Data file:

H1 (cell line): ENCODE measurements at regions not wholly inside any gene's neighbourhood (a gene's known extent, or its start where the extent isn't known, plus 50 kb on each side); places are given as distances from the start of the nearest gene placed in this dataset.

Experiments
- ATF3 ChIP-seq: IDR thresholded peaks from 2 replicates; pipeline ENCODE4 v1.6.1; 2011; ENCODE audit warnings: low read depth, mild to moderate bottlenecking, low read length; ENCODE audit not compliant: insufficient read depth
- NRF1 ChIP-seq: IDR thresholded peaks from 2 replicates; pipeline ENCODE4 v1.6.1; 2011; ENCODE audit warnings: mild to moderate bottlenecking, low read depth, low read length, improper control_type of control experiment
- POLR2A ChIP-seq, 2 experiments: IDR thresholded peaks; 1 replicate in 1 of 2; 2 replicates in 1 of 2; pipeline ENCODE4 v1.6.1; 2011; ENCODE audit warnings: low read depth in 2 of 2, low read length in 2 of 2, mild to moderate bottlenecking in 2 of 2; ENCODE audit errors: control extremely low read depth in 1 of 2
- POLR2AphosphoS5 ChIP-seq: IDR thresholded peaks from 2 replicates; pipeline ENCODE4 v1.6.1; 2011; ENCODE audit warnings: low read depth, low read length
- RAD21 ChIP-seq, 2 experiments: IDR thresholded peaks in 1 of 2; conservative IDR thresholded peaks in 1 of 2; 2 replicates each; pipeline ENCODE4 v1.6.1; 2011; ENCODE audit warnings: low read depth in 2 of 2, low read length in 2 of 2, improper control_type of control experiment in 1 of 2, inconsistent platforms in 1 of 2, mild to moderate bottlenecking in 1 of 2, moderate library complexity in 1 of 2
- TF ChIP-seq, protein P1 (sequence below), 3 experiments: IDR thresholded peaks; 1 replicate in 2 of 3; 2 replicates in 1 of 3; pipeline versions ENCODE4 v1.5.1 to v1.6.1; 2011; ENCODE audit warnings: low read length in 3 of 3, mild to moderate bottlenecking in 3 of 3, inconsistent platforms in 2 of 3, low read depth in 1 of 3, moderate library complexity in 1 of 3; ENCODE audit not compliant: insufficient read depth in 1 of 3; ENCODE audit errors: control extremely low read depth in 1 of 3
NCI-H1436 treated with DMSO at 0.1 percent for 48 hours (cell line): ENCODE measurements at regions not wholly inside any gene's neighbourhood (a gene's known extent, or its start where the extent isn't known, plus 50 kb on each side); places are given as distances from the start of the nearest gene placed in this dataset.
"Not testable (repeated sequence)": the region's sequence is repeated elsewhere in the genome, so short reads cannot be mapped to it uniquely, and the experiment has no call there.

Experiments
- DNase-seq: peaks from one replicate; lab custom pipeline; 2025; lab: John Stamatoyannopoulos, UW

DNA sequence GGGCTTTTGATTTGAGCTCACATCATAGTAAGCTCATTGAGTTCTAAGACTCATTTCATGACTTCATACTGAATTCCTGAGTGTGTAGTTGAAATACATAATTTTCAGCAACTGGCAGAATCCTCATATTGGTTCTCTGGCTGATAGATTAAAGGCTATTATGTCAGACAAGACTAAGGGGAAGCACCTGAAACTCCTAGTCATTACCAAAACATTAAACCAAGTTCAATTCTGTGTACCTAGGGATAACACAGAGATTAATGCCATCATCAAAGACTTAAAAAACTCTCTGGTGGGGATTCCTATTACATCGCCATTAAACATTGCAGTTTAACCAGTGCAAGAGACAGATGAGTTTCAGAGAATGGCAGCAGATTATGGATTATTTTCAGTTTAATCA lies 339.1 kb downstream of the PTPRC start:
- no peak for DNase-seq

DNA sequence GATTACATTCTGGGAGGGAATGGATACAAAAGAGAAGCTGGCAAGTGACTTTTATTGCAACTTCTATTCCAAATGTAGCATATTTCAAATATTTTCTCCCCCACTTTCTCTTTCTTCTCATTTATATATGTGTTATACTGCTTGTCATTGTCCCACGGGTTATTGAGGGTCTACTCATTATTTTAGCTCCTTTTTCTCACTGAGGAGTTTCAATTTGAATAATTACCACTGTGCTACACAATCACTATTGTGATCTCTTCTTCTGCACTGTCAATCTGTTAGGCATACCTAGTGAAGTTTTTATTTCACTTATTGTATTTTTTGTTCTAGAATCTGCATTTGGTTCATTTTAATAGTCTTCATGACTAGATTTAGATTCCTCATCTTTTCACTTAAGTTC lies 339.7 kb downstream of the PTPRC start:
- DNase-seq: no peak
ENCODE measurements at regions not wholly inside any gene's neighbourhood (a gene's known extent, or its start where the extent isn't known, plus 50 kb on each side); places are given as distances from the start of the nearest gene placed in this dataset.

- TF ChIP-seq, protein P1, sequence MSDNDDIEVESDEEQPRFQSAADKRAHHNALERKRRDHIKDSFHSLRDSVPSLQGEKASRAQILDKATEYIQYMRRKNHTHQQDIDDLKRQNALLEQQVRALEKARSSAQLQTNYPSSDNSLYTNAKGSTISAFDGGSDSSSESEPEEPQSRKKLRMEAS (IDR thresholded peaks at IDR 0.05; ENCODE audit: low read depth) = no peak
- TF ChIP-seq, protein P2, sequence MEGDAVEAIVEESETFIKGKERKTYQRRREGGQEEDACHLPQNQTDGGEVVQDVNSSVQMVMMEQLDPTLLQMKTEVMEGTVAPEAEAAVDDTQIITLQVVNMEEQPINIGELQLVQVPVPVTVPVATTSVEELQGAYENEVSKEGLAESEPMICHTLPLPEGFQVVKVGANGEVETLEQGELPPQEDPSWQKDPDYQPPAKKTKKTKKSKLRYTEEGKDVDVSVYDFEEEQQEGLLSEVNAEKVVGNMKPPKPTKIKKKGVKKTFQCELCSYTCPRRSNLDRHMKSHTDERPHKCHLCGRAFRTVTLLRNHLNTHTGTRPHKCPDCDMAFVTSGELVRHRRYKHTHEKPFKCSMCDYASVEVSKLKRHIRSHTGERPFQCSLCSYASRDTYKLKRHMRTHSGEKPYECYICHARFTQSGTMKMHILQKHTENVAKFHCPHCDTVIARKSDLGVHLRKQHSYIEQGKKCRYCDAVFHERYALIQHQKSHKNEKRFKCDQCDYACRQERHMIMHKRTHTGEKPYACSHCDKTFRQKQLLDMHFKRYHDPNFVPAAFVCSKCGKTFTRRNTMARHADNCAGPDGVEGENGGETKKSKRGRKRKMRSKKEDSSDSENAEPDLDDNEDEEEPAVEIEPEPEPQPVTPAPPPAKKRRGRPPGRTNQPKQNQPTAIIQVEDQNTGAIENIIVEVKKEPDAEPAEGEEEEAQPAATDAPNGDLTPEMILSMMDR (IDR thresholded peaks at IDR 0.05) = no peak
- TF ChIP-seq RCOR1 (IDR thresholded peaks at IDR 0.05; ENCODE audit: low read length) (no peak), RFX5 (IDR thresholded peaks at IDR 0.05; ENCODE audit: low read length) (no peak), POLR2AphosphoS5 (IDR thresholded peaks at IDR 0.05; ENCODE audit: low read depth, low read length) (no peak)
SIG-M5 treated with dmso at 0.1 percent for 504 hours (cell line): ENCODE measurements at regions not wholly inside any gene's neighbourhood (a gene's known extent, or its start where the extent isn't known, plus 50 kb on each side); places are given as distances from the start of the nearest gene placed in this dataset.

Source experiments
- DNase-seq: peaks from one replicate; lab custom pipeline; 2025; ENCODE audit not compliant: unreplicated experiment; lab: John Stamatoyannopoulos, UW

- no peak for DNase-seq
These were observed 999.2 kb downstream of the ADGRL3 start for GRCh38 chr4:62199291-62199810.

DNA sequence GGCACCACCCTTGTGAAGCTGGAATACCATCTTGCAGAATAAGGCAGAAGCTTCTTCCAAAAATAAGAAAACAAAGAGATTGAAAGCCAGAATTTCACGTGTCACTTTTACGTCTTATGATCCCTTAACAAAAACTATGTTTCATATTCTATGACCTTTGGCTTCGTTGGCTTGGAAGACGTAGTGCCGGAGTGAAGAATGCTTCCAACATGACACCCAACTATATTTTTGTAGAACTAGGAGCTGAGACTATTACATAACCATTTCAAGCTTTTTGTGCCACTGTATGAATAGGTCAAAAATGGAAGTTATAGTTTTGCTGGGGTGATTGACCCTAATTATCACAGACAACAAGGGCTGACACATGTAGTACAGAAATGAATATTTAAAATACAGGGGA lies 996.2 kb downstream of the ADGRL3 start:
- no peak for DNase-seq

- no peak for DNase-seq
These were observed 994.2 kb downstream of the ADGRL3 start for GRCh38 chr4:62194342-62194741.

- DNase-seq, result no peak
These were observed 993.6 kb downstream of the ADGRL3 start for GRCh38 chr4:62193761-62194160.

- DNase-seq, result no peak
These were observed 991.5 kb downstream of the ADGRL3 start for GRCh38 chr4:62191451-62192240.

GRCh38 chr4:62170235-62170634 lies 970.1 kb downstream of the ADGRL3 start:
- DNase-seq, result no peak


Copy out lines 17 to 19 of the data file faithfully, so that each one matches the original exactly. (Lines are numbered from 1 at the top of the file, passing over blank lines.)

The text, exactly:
ENCODE measurements at regions not wholly inside any gene's neighbourhood (a gene's known extent, or its start where the extent isn't known, plus 50 kb on each side); places are given as distances from the start of the nearest gene placed in this dataset.

- TF ChIP-seq, protein P1, sequence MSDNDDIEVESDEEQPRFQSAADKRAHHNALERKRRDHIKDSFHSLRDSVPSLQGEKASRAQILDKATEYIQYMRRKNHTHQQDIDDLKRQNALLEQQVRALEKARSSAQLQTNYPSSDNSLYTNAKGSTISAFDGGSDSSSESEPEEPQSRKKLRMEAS (IDR thresholded peaks at IDR 0.05; ENCODE audit: low read depth) = no peak
- TF ChIP-seq, protein P2, sequence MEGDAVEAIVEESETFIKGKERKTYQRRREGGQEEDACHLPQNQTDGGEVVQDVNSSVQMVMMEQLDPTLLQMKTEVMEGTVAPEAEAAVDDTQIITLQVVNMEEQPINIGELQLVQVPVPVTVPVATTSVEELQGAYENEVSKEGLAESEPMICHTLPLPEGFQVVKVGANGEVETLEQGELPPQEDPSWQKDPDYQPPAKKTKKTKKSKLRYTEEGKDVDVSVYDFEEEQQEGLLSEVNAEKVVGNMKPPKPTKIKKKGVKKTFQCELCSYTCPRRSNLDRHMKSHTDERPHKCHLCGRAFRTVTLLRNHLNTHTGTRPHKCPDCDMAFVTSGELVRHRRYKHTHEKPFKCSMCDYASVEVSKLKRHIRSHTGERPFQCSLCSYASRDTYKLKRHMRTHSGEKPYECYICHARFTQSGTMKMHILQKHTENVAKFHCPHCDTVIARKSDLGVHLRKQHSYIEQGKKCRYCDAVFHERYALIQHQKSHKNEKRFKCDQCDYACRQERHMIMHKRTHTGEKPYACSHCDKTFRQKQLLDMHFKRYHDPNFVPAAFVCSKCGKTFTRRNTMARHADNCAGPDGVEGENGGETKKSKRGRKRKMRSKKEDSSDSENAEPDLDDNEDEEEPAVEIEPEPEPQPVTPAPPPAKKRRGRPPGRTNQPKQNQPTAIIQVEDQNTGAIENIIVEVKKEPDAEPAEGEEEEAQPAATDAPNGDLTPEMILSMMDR (IDR thresholded peaks at IDR 0.05) = no peak